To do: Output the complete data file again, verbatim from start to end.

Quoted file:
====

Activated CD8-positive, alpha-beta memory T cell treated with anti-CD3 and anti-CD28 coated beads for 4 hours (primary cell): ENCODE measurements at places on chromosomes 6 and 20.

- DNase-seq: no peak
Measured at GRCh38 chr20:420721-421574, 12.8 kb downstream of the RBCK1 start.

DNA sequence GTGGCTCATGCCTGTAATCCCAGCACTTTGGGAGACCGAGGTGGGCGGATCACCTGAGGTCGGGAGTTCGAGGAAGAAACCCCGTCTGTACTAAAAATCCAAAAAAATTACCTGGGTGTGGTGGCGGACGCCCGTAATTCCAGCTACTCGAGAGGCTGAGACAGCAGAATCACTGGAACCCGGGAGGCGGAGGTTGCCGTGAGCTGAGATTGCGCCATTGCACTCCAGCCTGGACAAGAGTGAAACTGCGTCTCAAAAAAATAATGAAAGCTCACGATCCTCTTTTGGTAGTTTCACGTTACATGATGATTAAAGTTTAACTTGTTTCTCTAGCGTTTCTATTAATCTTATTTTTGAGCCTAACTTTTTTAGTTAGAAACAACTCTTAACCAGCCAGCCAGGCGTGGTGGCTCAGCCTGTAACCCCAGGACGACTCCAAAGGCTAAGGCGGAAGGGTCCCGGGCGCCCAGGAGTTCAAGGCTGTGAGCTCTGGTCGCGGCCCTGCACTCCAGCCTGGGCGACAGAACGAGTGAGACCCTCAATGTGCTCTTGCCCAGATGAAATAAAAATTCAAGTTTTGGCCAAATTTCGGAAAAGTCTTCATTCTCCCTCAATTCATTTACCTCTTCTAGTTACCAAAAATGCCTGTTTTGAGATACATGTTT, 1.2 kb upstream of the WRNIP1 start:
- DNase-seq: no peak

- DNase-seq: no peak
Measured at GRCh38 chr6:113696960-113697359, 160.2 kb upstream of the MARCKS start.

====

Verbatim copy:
Activated CD8-positive, alpha-beta memory T cell treated with anti-CD3 and anti-CD28 coated beads for 4 hours (primary cell): ENCODE measurements at places on chromosomes 6 and 20.

- DNase-seq: no peak
Measured at GRCh38 chr20:420721-421574, 12.8 kb downstream of the RBCK1 start.

DNA sequence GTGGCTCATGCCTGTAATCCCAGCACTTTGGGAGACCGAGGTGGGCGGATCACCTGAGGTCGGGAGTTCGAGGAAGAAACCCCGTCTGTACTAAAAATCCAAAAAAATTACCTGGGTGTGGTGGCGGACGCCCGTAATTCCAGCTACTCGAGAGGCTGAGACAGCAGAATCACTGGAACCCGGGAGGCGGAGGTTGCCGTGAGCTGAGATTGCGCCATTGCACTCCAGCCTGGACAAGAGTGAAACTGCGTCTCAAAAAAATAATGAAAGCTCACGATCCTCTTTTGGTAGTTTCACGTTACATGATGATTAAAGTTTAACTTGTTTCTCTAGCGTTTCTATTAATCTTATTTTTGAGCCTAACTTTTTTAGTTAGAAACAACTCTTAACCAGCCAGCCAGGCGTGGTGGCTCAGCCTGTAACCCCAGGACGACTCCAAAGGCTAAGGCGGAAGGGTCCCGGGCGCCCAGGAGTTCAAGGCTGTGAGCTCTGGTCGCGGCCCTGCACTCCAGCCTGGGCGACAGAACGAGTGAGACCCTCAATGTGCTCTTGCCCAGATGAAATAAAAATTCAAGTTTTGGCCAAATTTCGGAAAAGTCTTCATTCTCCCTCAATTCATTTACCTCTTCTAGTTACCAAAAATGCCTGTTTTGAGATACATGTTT, 1.2 kb upstream of the WRNIP1 start:
- DNase-seq: no peak

- DNase-seq: no peak
Measured at GRCh38 chr6:113696960-113697359, 160.2 kb upstream of the MARCKS start.